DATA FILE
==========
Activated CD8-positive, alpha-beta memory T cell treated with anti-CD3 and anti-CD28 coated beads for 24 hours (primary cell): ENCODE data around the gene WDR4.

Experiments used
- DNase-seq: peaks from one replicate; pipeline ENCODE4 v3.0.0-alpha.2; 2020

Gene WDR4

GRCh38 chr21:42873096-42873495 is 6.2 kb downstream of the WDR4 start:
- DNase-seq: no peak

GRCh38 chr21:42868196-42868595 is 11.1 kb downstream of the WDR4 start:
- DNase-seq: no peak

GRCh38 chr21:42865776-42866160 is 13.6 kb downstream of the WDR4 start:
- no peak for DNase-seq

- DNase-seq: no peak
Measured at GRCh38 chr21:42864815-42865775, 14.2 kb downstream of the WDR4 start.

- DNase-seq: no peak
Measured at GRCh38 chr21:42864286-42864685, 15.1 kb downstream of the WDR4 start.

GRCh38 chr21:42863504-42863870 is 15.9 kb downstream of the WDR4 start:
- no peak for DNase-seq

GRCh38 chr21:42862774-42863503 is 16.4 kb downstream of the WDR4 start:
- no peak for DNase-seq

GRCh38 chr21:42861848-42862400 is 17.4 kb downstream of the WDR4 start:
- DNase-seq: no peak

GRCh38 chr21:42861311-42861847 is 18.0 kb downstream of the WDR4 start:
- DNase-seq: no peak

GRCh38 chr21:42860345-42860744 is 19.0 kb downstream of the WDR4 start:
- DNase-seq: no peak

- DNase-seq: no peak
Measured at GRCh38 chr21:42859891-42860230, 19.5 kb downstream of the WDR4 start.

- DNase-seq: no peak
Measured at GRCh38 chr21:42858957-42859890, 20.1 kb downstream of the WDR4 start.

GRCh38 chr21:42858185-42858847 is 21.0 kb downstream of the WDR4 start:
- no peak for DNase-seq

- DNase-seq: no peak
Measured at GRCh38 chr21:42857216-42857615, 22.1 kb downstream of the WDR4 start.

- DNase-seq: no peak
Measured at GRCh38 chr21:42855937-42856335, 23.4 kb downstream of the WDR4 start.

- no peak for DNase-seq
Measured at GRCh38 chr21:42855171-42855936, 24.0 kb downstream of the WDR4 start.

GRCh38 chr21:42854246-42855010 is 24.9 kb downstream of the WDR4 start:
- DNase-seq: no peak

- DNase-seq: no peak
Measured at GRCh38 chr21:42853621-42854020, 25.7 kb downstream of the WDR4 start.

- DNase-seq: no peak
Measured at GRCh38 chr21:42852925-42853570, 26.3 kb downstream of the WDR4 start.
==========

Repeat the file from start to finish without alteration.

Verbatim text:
Activated CD8-positive, alpha-beta memory T cell treated with anti-CD3 and anti-CD28 coated beads for 24 hours (primary cell): ENCODE data around the gene WDR4.

Experiments used
- DNase-seq: peaks from one replicate; pipeline ENCODE4 v3.0.0-alpha.2; 2020

Gene WDR4

GRCh38 chr21:42873096-42873495 is 6.2 kb downstream of the WDR4 start:
- DNase-seq: no peak

GRCh38 chr21:42868196-42868595 is 11.1 kb downstream of the WDR4 start:
- DNase-seq: no peak

GRCh38 chr21:42865776-42866160 is 13.6 kb downstream of the WDR4 start:
- no peak for DNase-seq

- DNase-seq: no peak
Measured at GRCh38 chr21:42864815-42865775, 14.2 kb downstream of the WDR4 start.

- DNase-seq: no peak
Measured at GRCh38 chr21:42864286-42864685, 15.1 kb downstream of the WDR4 start.

GRCh38 chr21:42863504-42863870 is 15.9 kb downstream of the WDR4 start:
- no peak for DNase-seq

GRCh38 chr21:42862774-42863503 is 16.4 kb downstream of the WDR4 start:
- no peak for DNase-seq

GRCh38 chr21:42861848-42862400 is 17.4 kb downstream of the WDR4 start:
- DNase-seq: no peak

GRCh38 chr21:42861311-42861847 is 18.0 kb downstream of the WDR4 start:
- DNase-seq: no peak

GRCh38 chr21:42860345-42860744 is 19.0 kb downstream of the WDR4 start:
- DNase-seq: no peak

- DNase-seq: no peak
Measured at GRCh38 chr21:42859891-42860230, 19.5 kb downstream of the WDR4 start.

- DNase-seq: no peak
Measured at GRCh38 chr21:42858957-42859890, 20.1 kb downstream of the WDR4 start.

GRCh38 chr21:42858185-42858847 is 21.0 kb downstream of the WDR4 start:
- no peak for DNase-seq

- DNase-seq: no peak
Measured at GRCh38 chr21:42857216-42857615, 22.1 kb downstream of the WDR4 start.

- DNase-seq: no peak
Measured at GRCh38 chr21:42855937-42856335, 23.4 kb downstream of the WDR4 start.

- no peak for DNase-seq
Measured at GRCh38 chr21:42855171-42855936, 24.0 kb downstream of the WDR4 start.

GRCh38 chr21:42854246-42855010 is 24.9 kb downstream of the WDR4 start:
- DNase-seq: no peak

- DNase-seq: no peak
Measured at GRCh38 chr21:42853621-42854020, 25.7 kb downstream of the WDR4 start.

- DNase-seq: no peak
Measured at GRCh38 chr21:42852925-42853570, 26.3 kb downstream of the WDR4 start.